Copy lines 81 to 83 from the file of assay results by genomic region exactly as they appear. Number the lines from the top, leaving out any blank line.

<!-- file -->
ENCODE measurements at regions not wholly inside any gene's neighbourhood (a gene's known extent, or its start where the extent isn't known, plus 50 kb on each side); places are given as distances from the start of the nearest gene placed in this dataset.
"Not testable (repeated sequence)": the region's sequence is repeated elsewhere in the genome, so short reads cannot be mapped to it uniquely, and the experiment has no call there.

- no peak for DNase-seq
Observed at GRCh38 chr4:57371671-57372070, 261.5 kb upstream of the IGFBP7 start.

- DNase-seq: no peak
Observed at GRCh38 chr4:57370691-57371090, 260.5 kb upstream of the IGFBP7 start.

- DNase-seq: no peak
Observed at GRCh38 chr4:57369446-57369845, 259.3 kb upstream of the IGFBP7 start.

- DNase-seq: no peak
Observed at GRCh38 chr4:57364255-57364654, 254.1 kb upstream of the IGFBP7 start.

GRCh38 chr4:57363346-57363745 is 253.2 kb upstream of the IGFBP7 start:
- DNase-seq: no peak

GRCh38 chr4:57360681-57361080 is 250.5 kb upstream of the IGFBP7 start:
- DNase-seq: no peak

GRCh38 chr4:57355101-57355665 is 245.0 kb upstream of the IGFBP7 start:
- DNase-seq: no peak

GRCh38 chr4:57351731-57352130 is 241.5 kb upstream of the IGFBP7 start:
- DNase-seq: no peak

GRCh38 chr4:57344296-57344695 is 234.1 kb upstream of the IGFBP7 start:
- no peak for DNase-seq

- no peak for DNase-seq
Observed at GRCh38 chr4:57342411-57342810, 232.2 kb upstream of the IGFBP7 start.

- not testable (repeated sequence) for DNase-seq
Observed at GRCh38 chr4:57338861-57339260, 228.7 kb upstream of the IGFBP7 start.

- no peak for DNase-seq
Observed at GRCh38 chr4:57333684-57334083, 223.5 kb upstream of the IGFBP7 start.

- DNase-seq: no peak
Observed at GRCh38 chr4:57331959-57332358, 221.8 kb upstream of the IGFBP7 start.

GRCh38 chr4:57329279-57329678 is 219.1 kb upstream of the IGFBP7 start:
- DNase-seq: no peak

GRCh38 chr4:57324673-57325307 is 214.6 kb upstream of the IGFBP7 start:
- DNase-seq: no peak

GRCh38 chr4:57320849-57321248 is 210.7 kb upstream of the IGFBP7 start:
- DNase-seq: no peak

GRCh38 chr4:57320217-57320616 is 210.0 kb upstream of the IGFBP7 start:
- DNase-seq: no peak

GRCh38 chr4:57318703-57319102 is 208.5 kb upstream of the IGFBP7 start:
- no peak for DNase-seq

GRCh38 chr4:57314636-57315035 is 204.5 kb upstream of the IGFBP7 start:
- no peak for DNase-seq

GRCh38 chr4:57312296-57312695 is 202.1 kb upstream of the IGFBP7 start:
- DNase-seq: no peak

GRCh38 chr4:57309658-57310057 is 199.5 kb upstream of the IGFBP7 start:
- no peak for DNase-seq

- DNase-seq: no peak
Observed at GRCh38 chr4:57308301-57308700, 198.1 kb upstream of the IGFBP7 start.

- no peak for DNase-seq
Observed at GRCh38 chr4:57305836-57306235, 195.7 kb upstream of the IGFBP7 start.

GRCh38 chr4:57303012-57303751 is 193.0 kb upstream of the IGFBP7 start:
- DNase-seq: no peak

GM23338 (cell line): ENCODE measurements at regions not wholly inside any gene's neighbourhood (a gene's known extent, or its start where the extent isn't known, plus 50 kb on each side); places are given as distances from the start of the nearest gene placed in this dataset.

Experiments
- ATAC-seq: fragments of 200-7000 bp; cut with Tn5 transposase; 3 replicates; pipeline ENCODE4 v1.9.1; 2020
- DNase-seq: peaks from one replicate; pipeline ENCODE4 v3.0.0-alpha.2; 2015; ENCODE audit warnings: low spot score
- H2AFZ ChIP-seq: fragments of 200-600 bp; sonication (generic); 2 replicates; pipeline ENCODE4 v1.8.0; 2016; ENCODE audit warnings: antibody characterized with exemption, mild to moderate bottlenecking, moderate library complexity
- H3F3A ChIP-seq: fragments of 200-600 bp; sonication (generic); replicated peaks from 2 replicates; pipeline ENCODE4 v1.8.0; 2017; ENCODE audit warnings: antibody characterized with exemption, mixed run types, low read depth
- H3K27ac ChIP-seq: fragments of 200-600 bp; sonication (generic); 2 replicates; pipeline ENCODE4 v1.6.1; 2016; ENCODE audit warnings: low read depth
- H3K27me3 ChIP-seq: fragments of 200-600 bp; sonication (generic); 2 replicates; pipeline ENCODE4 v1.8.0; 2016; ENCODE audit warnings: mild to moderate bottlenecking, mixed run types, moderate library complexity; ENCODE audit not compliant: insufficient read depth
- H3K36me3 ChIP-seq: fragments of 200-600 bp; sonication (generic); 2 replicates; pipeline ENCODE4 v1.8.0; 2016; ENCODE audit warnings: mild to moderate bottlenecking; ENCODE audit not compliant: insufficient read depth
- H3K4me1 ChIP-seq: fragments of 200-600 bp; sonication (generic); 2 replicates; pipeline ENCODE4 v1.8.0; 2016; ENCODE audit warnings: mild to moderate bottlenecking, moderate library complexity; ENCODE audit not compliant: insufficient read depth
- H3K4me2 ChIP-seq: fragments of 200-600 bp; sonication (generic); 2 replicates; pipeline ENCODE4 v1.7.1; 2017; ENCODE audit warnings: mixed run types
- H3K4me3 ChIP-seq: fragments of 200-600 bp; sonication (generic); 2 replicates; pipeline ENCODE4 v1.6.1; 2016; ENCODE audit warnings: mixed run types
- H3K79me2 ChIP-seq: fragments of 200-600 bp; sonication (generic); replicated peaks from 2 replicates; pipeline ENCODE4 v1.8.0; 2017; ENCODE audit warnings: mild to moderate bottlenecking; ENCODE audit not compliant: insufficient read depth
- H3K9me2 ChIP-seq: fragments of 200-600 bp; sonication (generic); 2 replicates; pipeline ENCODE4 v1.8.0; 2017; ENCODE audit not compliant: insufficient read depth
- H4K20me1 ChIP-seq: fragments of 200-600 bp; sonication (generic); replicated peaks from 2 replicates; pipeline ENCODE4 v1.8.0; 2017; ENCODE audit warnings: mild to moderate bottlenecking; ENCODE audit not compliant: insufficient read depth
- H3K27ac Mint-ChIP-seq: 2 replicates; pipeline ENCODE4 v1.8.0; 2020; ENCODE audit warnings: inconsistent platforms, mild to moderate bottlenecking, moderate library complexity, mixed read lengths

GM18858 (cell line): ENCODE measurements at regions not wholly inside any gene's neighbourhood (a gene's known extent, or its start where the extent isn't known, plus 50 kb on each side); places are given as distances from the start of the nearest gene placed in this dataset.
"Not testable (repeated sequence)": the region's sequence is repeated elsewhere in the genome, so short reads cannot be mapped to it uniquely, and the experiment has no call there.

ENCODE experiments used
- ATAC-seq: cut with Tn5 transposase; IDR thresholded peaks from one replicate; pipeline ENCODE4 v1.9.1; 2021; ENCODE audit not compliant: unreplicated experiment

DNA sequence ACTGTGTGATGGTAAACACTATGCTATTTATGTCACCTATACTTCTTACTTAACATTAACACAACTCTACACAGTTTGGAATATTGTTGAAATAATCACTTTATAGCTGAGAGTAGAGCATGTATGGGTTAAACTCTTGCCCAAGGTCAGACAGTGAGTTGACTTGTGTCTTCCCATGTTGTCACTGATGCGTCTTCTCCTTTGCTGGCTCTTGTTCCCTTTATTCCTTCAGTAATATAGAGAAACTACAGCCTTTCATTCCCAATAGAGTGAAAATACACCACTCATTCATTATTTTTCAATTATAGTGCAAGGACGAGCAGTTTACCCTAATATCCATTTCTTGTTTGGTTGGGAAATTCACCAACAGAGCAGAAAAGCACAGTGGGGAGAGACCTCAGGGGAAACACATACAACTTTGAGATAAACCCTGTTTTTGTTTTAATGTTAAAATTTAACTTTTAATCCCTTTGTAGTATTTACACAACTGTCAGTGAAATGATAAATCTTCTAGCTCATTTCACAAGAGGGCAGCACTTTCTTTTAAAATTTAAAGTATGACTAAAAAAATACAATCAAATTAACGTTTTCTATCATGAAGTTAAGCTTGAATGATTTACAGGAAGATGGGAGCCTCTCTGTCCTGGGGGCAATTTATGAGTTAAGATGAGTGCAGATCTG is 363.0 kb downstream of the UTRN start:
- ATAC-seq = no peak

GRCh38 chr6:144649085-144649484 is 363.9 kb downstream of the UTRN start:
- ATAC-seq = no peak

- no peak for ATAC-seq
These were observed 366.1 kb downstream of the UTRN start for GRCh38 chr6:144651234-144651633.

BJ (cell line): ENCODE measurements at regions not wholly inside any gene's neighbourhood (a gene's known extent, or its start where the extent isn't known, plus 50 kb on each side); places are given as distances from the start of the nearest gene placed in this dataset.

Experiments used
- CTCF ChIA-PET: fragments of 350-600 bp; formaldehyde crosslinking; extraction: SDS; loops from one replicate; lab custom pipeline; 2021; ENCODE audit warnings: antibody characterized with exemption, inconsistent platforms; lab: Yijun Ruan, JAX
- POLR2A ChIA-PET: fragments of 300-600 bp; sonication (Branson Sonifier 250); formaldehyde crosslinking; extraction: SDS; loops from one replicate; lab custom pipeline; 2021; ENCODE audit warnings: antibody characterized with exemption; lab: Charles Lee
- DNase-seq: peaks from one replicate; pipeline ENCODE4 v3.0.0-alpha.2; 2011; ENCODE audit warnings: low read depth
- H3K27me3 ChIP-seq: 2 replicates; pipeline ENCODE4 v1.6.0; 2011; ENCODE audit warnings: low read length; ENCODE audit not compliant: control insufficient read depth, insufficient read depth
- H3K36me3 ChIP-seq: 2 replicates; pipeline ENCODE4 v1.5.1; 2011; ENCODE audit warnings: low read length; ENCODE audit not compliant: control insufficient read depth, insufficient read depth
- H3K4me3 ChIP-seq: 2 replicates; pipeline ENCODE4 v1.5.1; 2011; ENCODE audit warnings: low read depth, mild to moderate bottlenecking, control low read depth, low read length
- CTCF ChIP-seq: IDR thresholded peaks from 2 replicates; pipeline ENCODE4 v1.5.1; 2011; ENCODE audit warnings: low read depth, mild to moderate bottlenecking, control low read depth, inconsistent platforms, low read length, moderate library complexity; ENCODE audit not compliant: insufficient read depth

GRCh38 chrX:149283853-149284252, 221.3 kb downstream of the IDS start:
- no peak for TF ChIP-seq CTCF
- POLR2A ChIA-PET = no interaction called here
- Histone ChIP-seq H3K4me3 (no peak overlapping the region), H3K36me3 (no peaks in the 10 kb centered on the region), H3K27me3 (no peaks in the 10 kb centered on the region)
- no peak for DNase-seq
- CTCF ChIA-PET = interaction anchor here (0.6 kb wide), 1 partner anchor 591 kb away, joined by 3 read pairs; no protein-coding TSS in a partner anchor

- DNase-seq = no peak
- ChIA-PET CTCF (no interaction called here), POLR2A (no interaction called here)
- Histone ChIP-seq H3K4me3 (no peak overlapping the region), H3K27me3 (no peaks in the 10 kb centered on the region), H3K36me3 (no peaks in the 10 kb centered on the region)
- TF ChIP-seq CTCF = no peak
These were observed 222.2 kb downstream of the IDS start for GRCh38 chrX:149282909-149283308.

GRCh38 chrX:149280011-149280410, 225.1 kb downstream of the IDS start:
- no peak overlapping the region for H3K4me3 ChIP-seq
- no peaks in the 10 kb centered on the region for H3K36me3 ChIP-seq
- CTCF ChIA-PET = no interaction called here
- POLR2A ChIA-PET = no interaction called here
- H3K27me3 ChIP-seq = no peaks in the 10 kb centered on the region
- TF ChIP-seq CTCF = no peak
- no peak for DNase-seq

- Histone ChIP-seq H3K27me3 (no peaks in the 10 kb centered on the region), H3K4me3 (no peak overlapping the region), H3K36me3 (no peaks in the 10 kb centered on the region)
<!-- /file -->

- DNase-seq: peaks from one replicate; pipeline ENCODE4 v3.0.0-alpha.2; 2011; ENCODE audit warnings: low read depth
- H3K27me3 ChIP-seq: 2 replicates; pipeline ENCODE4 v1.6.0; 2011; ENCODE audit warnings: low read length; ENCODE audit not compliant: control insufficient read depth, insufficient read depth
- H3K36me3 ChIP-seq: 2 replicates; pipeline ENCODE4 v1.5.1; 2011; ENCODE audit warnings: low read length; ENCODE audit not compliant: control insufficient read depth, insufficient read depth